NZ First Leader Winston Peters with his colleague, Regional Economic Development Minister, Shane Jones at yesterday's infrastructure briefing

It would seem highly likely that the Government has not finished making infrastructure announcements.

Finance Minister Grant Robertson has $4 billion of his proposed borrowing of $12 billion unaccounted for, and there is still one big infrastructure elephant in the room; the future of the Auckland port.

The announcement of a four-lane highway from Whangarei to Marsden Point, whilst it can be seen as phase one of the revived Whangarei to Wellsford four-laner, is also a clue that preparations are being made for the expansion of the port.

There is another hint in the failure yesterday to announce anything about the proposed floating dry dock’s location; whether it be Picton or Whangarei.

The port proposal is being driven by New Zealand First who see it as a critical lever to help them increase their vote in their Northland electorate strongholds

POLITIK understands that a decision might be expected to be made in tandem with any decision about the future of Whangarei port. And that should also include the shifting of the Devonport naval base to the northern city.

POLITIK NZTA chair Sir Brian Roche with NZTA general manager of transport systems, Brett Gliddon.

There are  five inter-linked decisions:

  • A four-lane highway from Whangarei to Warkworth
  • The location of the floating dock
  • The future of Devonport naval base
  • An upgrade of the Whangarei to Auckland rail link
  • The future of the ports of Tauranga, Auckland and Whangarei.

And so yesterday Finance Minister, Grant Robertson, announced the first of those; a $692 million 22km four-lane highway from Whangarei to the Marsden Point roundabout o be completed by 2027- 28.

This will; mean that just over half the 158 km State Highway One from Auckland to Whangarei will be four lanes. It also leaves another 8km from the roundabout to the port to be four-laned.

POLITIK Environmental Defence Society CEO Gary Taylor and Auckland Mayor, Phil Goff at the briefing

Meanwhile, POLITIK understands that talks between Regional Economic Minister, Shane Jones and Auckland Mayor, Phil Goff, whose Council owns the  Auckland port, over its future are to be stepped up.

They will take place against a background of a Government which effectively yesterday did a “u-turn” on its previous refusal to countenance major road-building projects.

Yesterday’s package includes:

  • $411 for the 7km Penlink connections between Whangaparaoa and State Highway One to be finished by 2025.
  • $1.4 billion to four-lane the 21.5 km Mill Road connection between Drury and Manukau, due for completion between 2025 and 2028.
  • $423 million for an extra lane between Drury and Papakura to be completed by 2025.
  • $932 million for extra lines and extensions to the Auckland suburban rail network to be completed by 2024.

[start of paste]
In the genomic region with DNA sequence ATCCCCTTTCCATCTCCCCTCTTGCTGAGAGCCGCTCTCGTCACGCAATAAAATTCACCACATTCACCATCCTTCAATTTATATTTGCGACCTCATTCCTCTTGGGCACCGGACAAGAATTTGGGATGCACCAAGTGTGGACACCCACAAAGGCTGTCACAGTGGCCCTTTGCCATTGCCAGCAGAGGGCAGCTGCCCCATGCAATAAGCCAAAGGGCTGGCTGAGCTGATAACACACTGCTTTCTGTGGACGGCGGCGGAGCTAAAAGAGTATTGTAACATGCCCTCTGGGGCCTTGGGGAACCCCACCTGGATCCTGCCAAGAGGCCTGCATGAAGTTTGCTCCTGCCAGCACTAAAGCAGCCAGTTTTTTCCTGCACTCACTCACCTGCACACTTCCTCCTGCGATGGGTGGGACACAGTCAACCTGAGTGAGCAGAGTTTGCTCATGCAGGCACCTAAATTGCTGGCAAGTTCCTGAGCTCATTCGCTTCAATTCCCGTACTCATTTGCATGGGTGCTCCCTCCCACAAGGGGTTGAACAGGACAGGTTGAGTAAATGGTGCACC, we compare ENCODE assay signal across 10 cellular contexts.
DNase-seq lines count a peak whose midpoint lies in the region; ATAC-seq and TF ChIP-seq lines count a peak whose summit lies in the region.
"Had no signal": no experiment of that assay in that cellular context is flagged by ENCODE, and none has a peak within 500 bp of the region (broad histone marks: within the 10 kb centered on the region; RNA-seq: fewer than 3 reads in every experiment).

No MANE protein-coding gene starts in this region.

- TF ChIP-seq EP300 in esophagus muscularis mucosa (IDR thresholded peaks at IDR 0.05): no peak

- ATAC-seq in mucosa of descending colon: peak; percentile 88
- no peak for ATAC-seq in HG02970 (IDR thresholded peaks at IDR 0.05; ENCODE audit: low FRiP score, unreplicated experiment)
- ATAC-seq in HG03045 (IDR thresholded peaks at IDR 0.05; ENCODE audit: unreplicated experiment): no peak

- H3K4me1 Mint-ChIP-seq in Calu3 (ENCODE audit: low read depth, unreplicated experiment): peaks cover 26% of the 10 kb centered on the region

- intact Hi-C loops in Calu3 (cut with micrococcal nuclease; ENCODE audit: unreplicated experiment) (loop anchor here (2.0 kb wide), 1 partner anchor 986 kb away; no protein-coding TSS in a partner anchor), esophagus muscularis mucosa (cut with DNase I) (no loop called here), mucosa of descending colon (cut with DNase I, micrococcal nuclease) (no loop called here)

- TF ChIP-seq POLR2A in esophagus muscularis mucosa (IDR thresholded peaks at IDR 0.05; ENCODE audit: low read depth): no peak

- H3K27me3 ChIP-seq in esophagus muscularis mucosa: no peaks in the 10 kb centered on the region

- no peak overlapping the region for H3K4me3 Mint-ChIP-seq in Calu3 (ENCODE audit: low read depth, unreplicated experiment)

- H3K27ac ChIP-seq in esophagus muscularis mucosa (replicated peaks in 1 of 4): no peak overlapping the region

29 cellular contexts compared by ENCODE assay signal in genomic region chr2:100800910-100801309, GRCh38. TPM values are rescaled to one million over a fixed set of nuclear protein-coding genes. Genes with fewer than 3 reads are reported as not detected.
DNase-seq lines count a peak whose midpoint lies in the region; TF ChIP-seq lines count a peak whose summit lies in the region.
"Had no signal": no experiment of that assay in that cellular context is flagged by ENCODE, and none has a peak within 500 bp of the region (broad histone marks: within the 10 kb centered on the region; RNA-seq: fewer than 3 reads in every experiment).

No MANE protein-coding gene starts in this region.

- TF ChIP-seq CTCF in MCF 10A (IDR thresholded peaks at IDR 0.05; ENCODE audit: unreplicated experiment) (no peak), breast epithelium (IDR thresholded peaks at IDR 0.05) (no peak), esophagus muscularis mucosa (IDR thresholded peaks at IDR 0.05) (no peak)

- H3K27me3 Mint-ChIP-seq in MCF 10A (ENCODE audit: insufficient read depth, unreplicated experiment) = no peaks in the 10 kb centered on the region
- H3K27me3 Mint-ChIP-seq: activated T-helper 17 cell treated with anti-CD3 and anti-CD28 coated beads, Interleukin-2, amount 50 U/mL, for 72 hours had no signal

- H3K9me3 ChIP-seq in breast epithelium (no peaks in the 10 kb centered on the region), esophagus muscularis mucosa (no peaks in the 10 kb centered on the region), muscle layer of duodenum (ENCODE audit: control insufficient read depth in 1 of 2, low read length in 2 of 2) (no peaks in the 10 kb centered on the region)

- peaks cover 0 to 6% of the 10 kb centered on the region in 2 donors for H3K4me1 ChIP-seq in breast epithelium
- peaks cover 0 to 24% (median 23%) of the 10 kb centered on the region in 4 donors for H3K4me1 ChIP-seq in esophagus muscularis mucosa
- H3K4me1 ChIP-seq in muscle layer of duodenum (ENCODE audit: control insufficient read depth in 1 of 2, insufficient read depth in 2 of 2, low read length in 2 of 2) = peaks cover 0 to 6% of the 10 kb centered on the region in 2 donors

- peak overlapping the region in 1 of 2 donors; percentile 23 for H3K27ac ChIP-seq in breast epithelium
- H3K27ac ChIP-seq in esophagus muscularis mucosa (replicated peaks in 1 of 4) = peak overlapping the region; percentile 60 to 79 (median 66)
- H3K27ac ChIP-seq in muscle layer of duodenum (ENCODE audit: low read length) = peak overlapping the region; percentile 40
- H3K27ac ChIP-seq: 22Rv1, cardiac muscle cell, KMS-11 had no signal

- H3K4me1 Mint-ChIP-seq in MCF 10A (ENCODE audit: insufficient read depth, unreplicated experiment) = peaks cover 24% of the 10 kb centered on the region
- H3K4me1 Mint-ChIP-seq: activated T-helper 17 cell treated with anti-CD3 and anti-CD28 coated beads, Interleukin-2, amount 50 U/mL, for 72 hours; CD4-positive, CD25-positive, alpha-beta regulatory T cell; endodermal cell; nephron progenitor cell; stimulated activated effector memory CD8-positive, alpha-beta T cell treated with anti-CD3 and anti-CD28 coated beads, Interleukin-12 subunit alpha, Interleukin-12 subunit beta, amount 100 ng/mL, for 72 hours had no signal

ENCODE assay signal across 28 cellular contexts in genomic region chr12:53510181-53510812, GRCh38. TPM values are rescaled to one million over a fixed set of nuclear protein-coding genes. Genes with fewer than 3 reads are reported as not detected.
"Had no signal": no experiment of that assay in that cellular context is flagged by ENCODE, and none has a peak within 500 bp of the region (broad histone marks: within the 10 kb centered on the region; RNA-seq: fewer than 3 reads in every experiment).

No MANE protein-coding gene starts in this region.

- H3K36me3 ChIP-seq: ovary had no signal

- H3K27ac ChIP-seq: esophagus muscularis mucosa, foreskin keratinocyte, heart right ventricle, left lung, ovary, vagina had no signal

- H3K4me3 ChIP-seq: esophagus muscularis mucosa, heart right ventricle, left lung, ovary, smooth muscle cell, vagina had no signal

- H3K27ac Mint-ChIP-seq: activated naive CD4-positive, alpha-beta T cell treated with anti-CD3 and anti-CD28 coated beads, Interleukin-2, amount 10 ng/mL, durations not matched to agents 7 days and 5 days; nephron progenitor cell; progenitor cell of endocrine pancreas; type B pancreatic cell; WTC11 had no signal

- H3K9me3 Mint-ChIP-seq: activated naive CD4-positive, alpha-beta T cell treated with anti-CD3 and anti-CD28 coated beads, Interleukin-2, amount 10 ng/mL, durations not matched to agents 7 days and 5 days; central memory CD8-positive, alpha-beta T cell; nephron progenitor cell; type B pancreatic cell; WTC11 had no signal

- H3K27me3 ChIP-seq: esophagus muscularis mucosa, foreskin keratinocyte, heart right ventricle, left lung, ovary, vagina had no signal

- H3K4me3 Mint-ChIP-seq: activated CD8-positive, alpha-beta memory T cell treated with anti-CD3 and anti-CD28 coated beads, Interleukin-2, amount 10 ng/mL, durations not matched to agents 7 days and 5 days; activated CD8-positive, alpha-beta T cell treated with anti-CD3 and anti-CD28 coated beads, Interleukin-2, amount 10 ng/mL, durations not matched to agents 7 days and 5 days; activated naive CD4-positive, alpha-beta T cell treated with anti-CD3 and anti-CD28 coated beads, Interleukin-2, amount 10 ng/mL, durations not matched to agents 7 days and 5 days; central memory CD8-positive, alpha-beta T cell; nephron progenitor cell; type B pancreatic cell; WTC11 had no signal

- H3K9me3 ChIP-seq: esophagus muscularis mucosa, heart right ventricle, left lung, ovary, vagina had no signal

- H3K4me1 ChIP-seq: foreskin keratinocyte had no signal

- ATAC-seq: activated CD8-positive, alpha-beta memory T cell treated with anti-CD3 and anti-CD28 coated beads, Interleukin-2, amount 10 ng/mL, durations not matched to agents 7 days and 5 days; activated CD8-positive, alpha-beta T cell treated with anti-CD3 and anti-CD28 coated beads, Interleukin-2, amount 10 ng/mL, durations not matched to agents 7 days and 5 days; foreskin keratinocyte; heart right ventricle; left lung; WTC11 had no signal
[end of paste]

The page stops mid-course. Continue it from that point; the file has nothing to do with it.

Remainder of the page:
• $478 million to four-lane 6.8 km Tauranga northern link
  • $455 million to build a new 7km four-lane highway from Te Puna to Omokoroa near Tauranga to be finished by 2027.
  • $817 million to continue the Kapiti expressway 24km to north of Levin to be completed by 2029.
  • $211 for Wellington regional rail upgrades.
  • $159 million for roading upgrades in Canterbury.
  • $90 million for roading upgrades in Queenstown.

There were also announcements about $10 million to replace coal-fired boilers at some schools and hospitals and another $300 million for various new health facilities.

Despite this, and although Ardern was joined by Greens Co-Leader  James Shaw (and six other Ministers) at the announcement at Chapman Tripp’s law offices in Auckland, the Government came under almost immediate attack from Greenpeace.

Their climate and energy campaigner, Amanda Lawson said there couldn’t be a worse time to build “expensive and polluting roading than now.”

“ From an economic point of view, it’s a bad investment because we already have cleaner and more efficient ways of getting people where they want to go,” she said.

POLITIK The Prime Minister, Jacinda Ardern speaks at the briefing

Clearly, the Prime Minister was alert to this sort of criticism, and she told journalists that the new projects and the rail expenditure along with earlier expenditure on cycleways and public transport would get cars off the roads.

“I would remind you that we need roads in order for our buses to move,” she said.

“We need, of course, cycle paths alongside them and we need walking capacity as well.

“This package provides that.

“We also need space for low fuel emission vehicles and our electric vehicles to travel on too.

“This is a future proof package and the roads of the future, need to accommodate different modes of transport.”

Auckland’s Mayor, Phil Goff, however probably got more precisely to the point of the package when he acknowledged that the work in Auckland would probably produce even more disruption than the city currently faces.